Challenges for service dogs in training

More and more handlers are doing most of the basic training with their service dogs. In-part because the high cost of professional training. Training a service dog is not a simple task and takes hundreds of dedicated hours. If you plan to train a service dog, you should start with the behavior aspects of the training. You can start at home, first working on the basics of any dog training, starting with housebreaking. Then move onto some regular commands and once these commands are fully etched in the dog’s memory, move onto interfacing with new people.

A working service dog should have 100% of his focus on you, his handler and not be distracted by others he meets. Since a "in training" dog does not have rights to public places like restaurants and grocery stores, how do you train him to perform in public places? First, look for businesses that allow dogs such as home improvement stores. Take your dog there on a leash and harness. It is a good idea to have a harness that indicates your dog is in training and not to pet or distract. You still will come in contact with a lot of people who pay no attention to the harness and start to pet your dog, often without even asking. Be polite, but let them know your dog is in training and you don't want him distracted. Also watch out for young children who can run up and want to pet your dog. Explain to them he is in training and cannot be petted.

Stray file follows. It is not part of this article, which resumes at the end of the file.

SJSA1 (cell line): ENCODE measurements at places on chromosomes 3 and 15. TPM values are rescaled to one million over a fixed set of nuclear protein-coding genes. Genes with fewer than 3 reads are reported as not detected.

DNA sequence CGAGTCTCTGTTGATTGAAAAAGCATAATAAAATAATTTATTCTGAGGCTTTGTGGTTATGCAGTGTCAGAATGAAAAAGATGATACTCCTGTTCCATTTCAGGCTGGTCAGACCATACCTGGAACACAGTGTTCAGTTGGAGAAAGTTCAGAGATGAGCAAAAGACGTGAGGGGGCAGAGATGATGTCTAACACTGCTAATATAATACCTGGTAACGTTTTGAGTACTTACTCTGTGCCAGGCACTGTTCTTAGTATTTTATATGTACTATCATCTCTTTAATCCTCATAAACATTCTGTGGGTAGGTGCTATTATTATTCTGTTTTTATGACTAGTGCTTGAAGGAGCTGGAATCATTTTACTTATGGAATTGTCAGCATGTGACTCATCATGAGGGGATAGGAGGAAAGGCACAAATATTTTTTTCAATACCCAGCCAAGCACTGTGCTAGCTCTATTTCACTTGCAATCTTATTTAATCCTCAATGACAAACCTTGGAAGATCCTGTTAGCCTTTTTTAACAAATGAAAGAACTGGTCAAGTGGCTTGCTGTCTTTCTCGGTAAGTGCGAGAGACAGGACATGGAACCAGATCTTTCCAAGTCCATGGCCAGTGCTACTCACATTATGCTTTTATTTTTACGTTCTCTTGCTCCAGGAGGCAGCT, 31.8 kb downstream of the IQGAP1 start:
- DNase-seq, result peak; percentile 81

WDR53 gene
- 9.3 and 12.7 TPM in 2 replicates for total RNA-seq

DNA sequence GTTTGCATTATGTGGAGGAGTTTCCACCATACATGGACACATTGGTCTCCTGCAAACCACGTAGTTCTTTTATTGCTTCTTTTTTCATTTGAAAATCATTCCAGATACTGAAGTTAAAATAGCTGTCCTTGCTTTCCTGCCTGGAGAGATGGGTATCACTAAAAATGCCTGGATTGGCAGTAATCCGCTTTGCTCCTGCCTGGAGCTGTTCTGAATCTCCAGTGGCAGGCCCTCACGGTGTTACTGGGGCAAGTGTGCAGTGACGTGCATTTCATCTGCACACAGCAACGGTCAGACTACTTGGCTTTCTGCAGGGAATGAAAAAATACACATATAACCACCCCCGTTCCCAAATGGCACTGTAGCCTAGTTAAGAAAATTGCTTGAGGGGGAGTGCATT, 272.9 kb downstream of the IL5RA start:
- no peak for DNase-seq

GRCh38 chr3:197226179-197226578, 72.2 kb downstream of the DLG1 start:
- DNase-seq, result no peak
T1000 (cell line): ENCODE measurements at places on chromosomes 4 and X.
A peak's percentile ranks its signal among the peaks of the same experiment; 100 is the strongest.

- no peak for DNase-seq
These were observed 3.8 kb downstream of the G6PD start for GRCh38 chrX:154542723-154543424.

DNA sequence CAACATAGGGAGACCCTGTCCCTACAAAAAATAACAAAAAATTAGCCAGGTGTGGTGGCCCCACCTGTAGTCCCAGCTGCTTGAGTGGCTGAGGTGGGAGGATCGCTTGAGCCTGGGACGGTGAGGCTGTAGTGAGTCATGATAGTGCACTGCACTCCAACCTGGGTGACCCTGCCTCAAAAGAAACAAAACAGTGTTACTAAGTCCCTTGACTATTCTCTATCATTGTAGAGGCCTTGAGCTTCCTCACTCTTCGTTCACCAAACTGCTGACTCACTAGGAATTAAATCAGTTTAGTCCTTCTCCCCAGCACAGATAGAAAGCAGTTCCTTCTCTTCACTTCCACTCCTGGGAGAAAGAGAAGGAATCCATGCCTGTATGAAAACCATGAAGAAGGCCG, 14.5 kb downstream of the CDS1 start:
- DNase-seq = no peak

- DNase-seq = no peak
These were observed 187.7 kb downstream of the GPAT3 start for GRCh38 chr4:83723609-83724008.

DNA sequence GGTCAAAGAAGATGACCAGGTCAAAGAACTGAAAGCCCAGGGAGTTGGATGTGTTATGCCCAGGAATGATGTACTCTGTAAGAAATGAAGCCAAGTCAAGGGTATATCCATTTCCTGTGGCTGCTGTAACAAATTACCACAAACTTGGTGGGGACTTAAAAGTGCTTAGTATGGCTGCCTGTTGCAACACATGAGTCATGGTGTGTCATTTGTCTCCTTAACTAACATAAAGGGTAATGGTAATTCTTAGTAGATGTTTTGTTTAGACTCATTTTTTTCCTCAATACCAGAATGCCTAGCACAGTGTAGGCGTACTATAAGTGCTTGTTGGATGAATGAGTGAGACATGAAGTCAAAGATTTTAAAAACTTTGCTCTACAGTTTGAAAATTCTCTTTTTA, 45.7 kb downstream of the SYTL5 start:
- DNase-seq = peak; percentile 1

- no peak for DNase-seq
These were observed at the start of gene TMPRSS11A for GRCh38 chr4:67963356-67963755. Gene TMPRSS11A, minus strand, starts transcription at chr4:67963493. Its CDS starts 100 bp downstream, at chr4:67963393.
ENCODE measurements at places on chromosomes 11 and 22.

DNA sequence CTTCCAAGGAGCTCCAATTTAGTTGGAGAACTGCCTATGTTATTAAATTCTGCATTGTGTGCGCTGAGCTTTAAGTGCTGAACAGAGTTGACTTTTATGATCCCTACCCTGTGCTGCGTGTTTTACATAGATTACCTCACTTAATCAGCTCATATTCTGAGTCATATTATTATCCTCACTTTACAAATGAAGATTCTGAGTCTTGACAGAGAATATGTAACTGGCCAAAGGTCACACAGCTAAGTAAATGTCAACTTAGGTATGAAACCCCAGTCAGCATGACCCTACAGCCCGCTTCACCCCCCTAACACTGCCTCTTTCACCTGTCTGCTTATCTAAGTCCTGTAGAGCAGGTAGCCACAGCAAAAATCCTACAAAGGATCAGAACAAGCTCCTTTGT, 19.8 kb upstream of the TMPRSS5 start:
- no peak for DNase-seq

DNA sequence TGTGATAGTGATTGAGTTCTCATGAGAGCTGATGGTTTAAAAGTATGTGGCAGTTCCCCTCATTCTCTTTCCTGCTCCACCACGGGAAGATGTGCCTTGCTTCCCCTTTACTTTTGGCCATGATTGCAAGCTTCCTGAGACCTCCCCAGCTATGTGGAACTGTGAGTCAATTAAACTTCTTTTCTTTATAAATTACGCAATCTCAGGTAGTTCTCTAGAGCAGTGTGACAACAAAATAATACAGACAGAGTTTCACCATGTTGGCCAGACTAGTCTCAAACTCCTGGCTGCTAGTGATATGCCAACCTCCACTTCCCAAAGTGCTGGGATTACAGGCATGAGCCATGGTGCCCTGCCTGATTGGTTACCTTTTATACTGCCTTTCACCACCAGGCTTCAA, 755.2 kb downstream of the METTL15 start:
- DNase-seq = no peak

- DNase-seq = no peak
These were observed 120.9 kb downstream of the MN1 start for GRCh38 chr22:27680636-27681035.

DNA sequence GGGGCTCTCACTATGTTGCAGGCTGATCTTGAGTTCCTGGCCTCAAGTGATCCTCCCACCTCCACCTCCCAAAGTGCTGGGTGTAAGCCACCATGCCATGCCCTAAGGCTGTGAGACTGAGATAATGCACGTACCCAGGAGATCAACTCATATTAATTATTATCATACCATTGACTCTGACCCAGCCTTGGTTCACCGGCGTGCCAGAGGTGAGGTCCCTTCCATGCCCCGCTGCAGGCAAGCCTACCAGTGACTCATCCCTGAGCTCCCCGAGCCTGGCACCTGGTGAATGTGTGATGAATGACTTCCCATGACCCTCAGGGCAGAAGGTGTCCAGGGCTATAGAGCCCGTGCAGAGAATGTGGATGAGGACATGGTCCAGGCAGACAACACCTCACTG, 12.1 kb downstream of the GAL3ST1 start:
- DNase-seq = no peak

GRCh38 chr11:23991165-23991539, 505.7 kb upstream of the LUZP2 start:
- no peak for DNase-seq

When you can walk your dog through every isle in the home improvement store with him staying by your side, not pulling on his leash and keeping him focus on you, then he is ready for the next stage of his training. In my case, its Diabetic Alert Training, and even though I trained two different service dogs for own use, I have always had to have help with the medical training. There is a lot of it I do at home, but I still have that professional medical trainer to make sure we are taking all the right steps.Rremember, this specialized training is tax deductible. If possible, attend the training with your dog. My trainer is in a different city, so I have to stay in a hotel, but that is also tax deductible.

Once your dog is responding 100% of the time to the task or tasks he needs to perform for you, only then, can you consider him no longer in training, but a fully trained dog who has all the rights to public access.